Acting unilaterally threatens that consensus, and is the wrong thing to do. Even those who support broad executive action (including many friends of mine) acknowledge that the actions won’t solve the problem, only a legislative solution will. My hope is that the Republicans in Congress will not allow the President’s actions here to be a pretext for remaning in the rut of the status quo. Too many people are harmed by this broken system, many of them our brothers and sisters in Christ. The lives of immigrant families, made in the image of God, are too important for political gamesmanship.
Read the rest of the post here.
(This was written shortly before the grand jury’s decision was made public)
Dear Lord Jesus,
As the grand jury prepares to read their decision to indite Darren Wilson for the death of Michael Brown, I pray for the city of Ferguson. I pray that justice will be done. I pray for peace in the city tonight, peace even in the midst of perceived injustice.
I pray for the members of the grand jury. They will be criticized by the entire nation no matter where their decision falls. They may be called ignorant cogs in a racist system that refuses to see the plight of African Americans. They may be called weak lemmings giving into overwhelming public pressure. Give them clarity, give them peace. I pray for their peace of mind, safety and mental well being.
I pray for the family of Michael Brown. I cannot fathom the depths of their despair. Not only have they lost their son, but this death continues on in the media all over country and will continue to do so for some time to come. Give them the comfort that only you can give. Keep them safe. I pray that through this death some good will be accomplished.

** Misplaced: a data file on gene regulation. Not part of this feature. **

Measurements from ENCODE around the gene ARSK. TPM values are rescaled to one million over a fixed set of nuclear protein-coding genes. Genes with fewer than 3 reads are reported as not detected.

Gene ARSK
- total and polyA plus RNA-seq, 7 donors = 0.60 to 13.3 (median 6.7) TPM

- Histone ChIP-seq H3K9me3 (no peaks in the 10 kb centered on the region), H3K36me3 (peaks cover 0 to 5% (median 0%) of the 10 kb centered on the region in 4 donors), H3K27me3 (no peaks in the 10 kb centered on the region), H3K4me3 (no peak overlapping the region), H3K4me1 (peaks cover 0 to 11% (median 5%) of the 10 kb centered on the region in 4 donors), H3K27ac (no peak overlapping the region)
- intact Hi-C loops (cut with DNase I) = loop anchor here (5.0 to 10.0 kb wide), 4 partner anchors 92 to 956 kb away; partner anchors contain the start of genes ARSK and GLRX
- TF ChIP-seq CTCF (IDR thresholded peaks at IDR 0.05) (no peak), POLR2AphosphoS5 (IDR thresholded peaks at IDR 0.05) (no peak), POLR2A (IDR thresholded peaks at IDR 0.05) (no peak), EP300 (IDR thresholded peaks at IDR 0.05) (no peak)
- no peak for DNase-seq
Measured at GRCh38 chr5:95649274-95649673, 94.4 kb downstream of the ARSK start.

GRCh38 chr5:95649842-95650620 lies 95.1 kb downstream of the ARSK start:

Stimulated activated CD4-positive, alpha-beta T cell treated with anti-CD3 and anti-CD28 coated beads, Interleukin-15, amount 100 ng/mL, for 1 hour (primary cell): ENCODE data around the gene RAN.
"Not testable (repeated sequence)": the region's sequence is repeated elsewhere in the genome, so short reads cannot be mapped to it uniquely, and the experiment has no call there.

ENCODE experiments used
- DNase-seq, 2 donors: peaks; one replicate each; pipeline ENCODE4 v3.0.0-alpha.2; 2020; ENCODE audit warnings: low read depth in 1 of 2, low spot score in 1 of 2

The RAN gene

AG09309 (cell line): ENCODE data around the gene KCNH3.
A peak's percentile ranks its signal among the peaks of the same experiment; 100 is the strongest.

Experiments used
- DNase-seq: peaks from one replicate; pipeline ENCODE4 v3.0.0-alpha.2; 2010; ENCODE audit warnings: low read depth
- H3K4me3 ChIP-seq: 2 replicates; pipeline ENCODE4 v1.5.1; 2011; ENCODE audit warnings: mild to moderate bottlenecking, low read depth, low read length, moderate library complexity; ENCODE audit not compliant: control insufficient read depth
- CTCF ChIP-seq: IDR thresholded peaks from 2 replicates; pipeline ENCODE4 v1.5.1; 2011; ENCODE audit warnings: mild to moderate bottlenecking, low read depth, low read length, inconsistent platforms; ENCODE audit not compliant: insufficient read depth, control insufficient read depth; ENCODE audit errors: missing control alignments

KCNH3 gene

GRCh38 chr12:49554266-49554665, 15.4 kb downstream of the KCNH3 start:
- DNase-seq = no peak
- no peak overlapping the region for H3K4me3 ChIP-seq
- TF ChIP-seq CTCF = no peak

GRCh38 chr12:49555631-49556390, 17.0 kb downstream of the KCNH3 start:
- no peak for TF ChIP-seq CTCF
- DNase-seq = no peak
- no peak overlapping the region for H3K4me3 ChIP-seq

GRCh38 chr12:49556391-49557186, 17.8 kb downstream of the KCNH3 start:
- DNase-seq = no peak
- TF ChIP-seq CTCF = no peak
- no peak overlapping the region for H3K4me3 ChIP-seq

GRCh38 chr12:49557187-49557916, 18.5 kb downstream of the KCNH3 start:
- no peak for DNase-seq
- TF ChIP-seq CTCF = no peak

I pray for Officer Wilson. No matter what happens tonight, his life will never be the same. Protect his family during this time as they are going through a trial few families will ever have to go through. Give them strength.
I pray for the residents of Ferguson. Their city has been turned upside down. Their streets have turned into continual protest sites. They are a city under siege as police armed with military weapons roam the area. Protect the innocent citizens just trying to eek out a normal life in the midst of this upheaval.
Lord, please allow justice to be done and truth to prevail, not matter what they may be. Let the truth be known and accepted. Let justice prevail. But I also pray that through this ordeal we will learn how to love each other. We are a nation divided by race. Help us to see each other more clearly through the eyes of love and understanding. May we recognize our own sins and show grace toward each other. May we repent of our own ignorance before casting aspersions on people we may not understand or relate with. Draw us closer together.
May we all weep for a death that should never have occurred. We live in a broken world. We weep with those who weep and mourn with those who mourn. More than anything else, Lord, we long for day when you will make all things new. We long for the day when true justice and righteousness will reign everywhere as the King of Kings rules and reigns in his rightful throne. Lord Jesus, come quickly!
From Illinois Review:
ELGIN, IL – A Chicago law firm is asking a court in Elgin, Illinois, to get off the backs of former gang members who are now born-again Christians.
Attorney Andy Norman of the law firm Mauck & Baker represents the former members of the Latin Kings, a rather notorious gang in Elgin, Illinois. Norman tells OneNewsNow of the great awakening experienced by some of the members of that gang.“Three of them were in the gang,” he explains. “One [of my clients] actually was never in the gang. He was born-again, and he started witnessing to the three who were in the gang. And, one by one, they ended up coming to faith and then leaving the gang.”
Two were beaten out of the gang. That means having to pay to get out of the gang or experience a very intense beating for two minutes – which, if survived, allows the member to be released from the gang. However, even after that experience, the new Christians were not done with the gang.